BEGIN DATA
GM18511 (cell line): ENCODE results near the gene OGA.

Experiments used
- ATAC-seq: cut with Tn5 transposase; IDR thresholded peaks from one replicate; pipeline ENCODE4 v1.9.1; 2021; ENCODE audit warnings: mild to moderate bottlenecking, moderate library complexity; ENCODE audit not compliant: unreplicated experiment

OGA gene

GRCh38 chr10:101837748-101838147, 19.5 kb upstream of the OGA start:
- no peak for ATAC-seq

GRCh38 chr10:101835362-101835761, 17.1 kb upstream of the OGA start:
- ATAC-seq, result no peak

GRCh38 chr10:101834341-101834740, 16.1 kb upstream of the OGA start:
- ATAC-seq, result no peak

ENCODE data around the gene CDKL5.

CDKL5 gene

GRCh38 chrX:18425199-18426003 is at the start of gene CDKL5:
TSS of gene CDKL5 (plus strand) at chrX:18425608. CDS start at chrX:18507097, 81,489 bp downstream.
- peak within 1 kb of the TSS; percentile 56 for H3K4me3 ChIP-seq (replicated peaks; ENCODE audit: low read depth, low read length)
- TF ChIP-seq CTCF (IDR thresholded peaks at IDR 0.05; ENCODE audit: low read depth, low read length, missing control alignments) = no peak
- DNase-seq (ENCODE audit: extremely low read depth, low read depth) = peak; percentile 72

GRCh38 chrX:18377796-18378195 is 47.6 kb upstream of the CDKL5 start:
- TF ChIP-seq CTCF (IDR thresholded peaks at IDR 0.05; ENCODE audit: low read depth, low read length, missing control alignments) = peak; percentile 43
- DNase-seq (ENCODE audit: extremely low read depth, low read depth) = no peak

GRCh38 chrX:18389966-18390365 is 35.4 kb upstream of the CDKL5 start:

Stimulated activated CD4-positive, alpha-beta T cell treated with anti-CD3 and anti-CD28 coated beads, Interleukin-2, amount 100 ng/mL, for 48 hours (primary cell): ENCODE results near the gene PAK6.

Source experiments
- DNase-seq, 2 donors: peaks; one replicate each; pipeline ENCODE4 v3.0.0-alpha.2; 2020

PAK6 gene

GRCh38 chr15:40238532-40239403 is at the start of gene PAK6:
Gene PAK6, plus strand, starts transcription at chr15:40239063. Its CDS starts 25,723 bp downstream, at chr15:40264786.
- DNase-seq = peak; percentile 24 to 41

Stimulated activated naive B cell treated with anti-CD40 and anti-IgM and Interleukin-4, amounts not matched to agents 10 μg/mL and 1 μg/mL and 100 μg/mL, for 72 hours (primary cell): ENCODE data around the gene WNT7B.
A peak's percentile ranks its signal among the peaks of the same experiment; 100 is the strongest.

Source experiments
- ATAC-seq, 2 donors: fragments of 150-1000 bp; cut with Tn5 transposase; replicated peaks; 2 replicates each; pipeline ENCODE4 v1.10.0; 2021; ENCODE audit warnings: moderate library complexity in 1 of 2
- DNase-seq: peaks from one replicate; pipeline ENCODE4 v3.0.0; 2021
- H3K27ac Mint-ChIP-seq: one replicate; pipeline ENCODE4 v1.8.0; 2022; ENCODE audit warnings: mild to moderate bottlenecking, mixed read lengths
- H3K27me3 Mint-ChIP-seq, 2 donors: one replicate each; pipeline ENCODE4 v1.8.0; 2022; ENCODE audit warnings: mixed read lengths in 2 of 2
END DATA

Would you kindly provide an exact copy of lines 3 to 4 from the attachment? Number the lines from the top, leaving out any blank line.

- ATAC-seq: cut with Tn5 transposase; IDR thresholded peaks from one replicate; pipeline ENCODE4 v1.9.1; 2021; ENCODE audit warnings: mild to moderate bottlenecking, moderate library complexity; ENCODE audit not compliant: unreplicated experiment

OGA gene